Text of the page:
Child abuse and professional confidentiality: ‘Focus on proper care, not on remaining silent’
How long should and may a doctor remain silent if he suspects child abuse? A GP who often sees the whole family, or a paediatrician, fills a crucial role when it comes to picking up signals of child abuse. Mirjam Sombroek-van Doorm examined how tenable professional confidentiality of medical practitioners is and will defend her doctoral thesis on 19 February.
Child abuse generates considerable public and political interest, according to Sombroek-van Doorm. 'Doctors are very important when it comes to preventing and combatting child abuse. For instance, a GP is often aware of domestic quarrels, of a father who drinks too much and can be aggressive towards his children, or a mother who neglects her child.' But doctors are bound to professional confidentiality. This safeguards the privacy of their patients and in addition serves the public interest since citizens are entitled to unrestricted access to medical care without the fear that their medical data will be made public. For these reasons, medical confidentiality is firmly enshrined in law.
'Remaining silent, or speaking out; this is what my thesis deals with. It appears to be a difficult topic not just for medical practitioners, but also for the House of Representatives and for the legislature in the Netherlands. An increasing desire is heard in politics to place more emphasis on 'speaking out'. But this immediately conflicts with the statutory requirement of the medical practitioner to remain silent. For this reason, I have examined how these different interests - remaining silent and speaking out – can be reconciled and also how this can be incorporated in law.'
Ending the tension
It frequently became clear throughout the research period just how topical this issue is. 'Last year, the Regional Disciplinary Tribunal in The Hague decided in a case where the doctor in question had perhaps breached professional confidentiality without due care, that no disciplinary measure was to be imposed because it had not been clear for the doctor in which way non-compliance with medical confidentiality would be tested. Such uncertainty is of course not desirable. Not for the doctor, who could become too cautious when exchanging information with other bodies, such as hotline Veilig Thuis (Safe at Home). And certainly not for children who are possibly victims of child abuse and who need help as fast as possible. In my thesis I have tried to put an end to this tension.'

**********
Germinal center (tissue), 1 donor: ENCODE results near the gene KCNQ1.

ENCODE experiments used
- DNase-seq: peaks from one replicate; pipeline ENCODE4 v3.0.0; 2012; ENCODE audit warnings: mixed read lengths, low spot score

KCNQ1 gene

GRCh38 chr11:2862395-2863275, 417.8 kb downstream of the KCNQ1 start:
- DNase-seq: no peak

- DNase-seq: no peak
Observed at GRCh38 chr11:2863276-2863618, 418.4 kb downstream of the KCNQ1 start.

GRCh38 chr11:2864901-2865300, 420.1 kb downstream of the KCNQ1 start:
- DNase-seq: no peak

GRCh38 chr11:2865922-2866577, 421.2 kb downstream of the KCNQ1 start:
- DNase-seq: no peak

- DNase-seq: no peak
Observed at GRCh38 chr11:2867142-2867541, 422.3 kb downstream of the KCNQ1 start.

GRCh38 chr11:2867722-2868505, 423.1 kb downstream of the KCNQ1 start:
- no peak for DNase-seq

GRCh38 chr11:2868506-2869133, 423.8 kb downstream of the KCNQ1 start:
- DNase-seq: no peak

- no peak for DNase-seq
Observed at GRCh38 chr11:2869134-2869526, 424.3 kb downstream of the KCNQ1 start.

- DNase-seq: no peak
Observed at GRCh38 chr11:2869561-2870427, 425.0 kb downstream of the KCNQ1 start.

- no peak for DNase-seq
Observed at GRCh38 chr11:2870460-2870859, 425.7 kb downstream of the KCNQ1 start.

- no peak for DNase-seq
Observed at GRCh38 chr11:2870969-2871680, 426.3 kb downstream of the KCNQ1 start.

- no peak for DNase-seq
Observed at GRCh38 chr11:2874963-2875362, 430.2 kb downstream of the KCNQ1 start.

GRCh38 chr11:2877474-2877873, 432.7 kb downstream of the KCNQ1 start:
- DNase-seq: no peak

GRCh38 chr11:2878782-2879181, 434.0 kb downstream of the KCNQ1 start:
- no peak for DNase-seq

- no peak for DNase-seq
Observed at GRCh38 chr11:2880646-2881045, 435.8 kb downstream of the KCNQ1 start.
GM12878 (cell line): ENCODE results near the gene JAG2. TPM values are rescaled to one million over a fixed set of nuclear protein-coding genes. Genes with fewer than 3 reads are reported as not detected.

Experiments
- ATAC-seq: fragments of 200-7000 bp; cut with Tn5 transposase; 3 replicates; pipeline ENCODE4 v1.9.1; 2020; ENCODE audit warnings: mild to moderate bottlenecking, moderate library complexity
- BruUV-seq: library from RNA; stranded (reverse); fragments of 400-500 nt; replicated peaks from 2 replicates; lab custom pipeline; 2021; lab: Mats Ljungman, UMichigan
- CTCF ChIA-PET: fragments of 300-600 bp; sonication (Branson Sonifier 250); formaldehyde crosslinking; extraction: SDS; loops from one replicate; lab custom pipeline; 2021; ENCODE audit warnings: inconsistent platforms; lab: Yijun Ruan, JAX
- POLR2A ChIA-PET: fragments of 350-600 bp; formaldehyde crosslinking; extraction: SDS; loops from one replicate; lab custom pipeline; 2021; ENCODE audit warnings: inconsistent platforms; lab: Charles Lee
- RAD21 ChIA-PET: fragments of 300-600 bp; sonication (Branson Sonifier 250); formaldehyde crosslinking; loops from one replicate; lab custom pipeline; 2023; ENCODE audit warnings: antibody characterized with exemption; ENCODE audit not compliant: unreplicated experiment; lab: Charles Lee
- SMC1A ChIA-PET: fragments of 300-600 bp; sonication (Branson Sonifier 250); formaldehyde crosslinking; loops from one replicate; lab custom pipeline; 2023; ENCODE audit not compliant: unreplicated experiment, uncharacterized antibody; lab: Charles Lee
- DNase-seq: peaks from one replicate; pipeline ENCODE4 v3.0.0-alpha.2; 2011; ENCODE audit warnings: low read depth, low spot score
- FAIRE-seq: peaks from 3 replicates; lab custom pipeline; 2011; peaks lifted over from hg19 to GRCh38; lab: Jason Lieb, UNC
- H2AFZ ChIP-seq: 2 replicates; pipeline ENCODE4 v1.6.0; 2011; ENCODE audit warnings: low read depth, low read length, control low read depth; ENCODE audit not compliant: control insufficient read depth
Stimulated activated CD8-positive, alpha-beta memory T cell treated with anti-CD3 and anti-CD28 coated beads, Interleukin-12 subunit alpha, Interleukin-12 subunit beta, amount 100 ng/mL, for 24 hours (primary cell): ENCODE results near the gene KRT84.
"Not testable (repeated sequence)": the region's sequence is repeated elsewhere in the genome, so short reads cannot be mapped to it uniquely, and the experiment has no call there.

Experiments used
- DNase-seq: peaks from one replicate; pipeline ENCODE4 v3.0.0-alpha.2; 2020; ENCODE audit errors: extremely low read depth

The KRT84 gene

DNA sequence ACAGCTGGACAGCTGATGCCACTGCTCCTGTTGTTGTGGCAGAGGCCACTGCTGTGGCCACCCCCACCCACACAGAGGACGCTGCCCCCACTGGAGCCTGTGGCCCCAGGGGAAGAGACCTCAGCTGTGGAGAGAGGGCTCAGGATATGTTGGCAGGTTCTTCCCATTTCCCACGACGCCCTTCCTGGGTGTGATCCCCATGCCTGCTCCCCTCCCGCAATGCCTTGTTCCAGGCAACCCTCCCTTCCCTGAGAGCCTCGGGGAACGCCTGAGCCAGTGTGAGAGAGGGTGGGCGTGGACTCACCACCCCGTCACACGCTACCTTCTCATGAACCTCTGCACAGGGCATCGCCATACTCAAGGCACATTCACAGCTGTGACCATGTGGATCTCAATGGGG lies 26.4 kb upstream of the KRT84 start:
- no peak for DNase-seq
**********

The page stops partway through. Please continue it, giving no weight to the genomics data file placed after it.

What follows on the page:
Sombroek-van Doorm distinguishes three situations in her thesis. 'The first is where a medical practitioner has received signals of child abuse. He must investigate the signals and if necessary report his findings to Veilig Thuis. A step-by-step plan exists for this.' The problems arise in the two other scenarios: when a medical practitioner wants to report a suspicion of child abuse to a different organisation than Veilig Thuis, for example the Child Care and Protection Board, because an emergency intervention is necessary; and when for example the Child Care and Protection Board or Veilig Thuis requests information from a medical practitioner in connection with an investigation they have instigated. 'In these situations, it is not clear at all how the doctor can review his consideration of whether or not to provide information. And so it is also not clear whether he must remain silent or provide information. This is not a good situation.'